At the sanctuary, Oberle studied a group of chimpanzees to learn more about the social hierarchy of males and females, and how they differ in their use of tools. One of the chimps, Jessica, would watch Oberle take notes as he observed her. She mimicked him by taking a piece of bark and “writing” on it with a twig. Another liked a worker’s earrings, and fashioned her own out of blades of grass.
Oberle’s original goal was to finish his graduate work in anthropology and become a zoo director focusing on the conservation of animals. He misses the work and visits zoos as often as he can in St. Louis and when he travels.
“When I watch chimps at the zoo, my heart races a little bit, but I still feel they’re the coolest and most beautiful animals in the world,” Oberle said. “I don’t blame chimps at all. They’re wild animals. You can’t know what’s going to happen.”
Worst injuries ever
In June 2012, Oberle was leading a tour of the sanctuary when two male chimpanzees escaped their enclosure.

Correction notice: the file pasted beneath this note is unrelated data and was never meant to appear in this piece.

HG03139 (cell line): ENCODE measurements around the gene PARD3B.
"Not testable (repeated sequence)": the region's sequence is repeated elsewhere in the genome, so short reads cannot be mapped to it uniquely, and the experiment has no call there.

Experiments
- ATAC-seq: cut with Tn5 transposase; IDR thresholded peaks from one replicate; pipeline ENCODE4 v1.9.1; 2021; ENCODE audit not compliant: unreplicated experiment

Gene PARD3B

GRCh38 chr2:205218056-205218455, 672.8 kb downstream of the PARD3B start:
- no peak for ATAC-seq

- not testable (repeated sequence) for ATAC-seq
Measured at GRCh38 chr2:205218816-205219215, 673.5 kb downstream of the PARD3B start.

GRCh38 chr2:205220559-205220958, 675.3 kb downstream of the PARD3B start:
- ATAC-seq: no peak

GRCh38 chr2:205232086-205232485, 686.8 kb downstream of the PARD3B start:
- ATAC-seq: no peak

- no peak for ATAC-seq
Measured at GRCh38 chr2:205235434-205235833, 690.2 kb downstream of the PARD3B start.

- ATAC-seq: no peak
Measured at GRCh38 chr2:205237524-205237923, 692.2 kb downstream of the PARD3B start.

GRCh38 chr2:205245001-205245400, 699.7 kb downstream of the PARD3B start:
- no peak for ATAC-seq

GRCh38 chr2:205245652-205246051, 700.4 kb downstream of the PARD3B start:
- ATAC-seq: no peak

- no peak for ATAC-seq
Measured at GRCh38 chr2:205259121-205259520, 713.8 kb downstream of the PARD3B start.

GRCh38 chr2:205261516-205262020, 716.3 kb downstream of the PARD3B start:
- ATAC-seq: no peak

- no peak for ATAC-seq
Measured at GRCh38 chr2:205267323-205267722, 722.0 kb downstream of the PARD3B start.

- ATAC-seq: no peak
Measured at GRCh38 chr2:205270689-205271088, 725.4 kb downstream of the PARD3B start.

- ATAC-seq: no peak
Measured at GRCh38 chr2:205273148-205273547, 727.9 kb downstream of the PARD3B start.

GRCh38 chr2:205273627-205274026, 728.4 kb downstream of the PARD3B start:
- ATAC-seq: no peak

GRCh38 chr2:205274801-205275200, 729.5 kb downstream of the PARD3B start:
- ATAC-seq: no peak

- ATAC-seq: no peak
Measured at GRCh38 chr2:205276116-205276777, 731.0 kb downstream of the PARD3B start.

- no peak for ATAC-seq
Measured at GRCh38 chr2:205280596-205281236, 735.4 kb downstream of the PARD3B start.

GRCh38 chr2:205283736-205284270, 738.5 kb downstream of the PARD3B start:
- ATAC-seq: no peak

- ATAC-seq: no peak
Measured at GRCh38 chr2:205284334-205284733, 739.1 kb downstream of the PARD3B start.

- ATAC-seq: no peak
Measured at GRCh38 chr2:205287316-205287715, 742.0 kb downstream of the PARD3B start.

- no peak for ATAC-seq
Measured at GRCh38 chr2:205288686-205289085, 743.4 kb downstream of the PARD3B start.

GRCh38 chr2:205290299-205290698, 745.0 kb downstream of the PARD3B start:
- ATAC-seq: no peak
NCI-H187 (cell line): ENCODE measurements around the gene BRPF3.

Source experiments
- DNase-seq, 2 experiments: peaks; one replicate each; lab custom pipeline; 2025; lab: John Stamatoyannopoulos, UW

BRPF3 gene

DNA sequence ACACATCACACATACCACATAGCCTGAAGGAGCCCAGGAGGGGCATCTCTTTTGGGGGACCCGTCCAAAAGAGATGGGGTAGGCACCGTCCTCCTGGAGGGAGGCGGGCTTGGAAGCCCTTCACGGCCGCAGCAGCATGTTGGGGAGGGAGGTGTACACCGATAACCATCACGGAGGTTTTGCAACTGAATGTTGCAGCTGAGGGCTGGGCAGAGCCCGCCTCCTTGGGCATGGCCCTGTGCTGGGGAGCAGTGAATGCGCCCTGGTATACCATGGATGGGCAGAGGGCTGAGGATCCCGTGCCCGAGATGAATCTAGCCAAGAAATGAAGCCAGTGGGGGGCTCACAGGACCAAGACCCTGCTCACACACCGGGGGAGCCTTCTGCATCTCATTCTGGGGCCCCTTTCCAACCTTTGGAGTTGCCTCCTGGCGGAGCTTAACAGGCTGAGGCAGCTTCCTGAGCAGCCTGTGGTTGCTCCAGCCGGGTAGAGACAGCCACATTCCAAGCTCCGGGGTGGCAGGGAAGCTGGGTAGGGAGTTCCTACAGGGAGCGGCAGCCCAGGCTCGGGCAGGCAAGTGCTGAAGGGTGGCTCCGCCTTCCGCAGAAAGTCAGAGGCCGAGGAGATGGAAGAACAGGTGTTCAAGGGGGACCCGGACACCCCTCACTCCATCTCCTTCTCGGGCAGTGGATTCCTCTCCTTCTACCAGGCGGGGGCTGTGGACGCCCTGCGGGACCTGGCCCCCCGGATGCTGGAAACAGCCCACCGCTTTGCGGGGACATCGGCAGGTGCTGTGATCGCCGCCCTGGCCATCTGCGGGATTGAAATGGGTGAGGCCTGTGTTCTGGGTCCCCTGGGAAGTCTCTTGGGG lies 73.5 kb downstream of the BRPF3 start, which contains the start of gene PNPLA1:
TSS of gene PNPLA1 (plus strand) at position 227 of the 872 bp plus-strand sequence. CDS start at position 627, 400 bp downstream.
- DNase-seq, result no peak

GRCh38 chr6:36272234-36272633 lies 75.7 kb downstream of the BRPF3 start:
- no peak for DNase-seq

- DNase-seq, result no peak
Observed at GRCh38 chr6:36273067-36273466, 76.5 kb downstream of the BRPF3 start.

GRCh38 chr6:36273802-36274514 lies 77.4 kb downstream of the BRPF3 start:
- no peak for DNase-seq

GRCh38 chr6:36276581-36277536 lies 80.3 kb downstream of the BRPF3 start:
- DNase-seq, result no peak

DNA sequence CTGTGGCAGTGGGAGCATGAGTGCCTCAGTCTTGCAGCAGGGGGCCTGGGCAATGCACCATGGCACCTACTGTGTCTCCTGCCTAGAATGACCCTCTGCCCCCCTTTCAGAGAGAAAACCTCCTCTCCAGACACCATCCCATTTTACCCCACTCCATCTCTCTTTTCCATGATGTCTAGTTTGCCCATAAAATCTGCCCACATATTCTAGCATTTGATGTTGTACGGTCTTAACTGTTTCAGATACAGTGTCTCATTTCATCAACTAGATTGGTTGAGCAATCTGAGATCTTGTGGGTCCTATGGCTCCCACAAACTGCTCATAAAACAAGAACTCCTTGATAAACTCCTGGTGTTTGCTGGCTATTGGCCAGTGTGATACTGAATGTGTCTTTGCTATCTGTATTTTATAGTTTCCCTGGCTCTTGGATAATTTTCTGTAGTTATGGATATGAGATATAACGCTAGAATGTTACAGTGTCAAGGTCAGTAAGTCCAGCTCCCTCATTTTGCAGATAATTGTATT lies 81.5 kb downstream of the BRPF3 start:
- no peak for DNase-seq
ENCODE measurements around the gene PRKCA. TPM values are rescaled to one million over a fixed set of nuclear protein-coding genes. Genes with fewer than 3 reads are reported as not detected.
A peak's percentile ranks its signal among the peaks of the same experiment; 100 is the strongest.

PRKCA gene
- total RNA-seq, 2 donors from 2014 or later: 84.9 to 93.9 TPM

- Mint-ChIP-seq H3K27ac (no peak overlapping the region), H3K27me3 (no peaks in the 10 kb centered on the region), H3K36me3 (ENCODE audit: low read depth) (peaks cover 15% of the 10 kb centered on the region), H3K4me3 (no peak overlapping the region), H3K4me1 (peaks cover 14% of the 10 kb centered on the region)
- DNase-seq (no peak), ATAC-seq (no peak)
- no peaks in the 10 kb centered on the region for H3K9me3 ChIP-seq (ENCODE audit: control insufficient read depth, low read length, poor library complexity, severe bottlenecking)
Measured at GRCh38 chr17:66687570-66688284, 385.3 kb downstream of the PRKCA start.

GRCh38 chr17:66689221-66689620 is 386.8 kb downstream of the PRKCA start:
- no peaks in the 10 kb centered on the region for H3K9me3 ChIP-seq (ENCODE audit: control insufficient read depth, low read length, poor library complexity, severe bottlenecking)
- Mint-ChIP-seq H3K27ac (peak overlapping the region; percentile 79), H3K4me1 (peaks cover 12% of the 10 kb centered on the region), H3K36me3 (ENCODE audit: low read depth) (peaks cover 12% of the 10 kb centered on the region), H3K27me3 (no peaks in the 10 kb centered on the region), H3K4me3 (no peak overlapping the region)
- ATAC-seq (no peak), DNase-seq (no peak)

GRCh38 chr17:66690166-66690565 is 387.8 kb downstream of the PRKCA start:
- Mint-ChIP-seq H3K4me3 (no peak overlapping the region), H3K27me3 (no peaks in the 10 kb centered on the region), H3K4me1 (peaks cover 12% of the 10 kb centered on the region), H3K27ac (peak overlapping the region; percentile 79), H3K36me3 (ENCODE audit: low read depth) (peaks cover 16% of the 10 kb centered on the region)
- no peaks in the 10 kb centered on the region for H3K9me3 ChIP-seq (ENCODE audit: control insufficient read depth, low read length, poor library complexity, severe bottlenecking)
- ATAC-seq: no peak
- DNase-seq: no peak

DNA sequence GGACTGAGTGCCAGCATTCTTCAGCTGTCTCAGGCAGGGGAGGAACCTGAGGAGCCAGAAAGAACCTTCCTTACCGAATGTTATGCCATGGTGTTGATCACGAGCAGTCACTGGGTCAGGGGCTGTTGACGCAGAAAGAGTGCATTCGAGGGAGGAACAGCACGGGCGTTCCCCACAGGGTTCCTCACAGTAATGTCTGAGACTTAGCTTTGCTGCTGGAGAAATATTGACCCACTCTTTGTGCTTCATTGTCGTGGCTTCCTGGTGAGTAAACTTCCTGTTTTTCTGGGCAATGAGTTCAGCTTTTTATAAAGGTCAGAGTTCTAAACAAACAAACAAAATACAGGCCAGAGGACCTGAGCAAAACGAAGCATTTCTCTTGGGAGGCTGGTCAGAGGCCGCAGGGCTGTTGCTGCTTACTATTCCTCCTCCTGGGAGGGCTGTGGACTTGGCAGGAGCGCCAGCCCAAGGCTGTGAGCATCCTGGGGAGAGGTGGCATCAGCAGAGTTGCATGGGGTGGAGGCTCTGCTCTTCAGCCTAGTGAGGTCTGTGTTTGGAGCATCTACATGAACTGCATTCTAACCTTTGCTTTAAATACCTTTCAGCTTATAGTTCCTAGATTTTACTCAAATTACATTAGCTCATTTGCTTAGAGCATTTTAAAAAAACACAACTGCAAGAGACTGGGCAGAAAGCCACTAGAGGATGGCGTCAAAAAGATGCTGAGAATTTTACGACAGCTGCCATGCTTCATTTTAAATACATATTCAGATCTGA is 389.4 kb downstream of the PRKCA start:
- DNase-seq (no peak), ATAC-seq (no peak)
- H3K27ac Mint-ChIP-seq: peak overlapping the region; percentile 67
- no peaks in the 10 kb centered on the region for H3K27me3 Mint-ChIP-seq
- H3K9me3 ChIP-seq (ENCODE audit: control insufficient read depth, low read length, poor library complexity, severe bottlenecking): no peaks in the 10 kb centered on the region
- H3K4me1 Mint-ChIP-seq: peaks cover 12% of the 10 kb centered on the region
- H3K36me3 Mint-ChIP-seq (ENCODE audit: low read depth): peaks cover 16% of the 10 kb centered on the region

Oberle remembers screaming, the horror of recognizing his attackers and begging them to stop. He felt their hot breath on his face and heard the crunch of bone in their teeth. The chimps kept attacking until a manager scared them off by firing a gun in the air. Then there was the sensation of being lifted up, his vision obscured by blood.
Oberle woke up more than three weeks later in a Johannesburg hospital after an induced coma. His mom and dad stood near the bed. When he looked down, all he could see were bandages. He tried to talk but couldn’t because he was still on a ventilator. He tried to look around but couldn’t move.
Doctors worked to stabilize Oberle, keeping infections and pain under control so he could be transferred to SLU Hospital in August 2012. He spent another month in the hospital at SLU and then six weeks at the Rehabilitation Institute of St. Louis.
Kraemer, the plastic surgeon, said he’s treated patients who were mauled by bears and crocodiles but Oberle’s injuries were the worst he has ever seen caused by an animal. Chimpanzees are known for aggression and dominating their rivals in territorial battles. Chimps in the wild are commonly missing a hand or an eye from their brutal infighting.
Oberle says he has never had a nightmare about the attack. But he falls asleep to the TV to avoid reliving the experience when the nights get quiet and dark.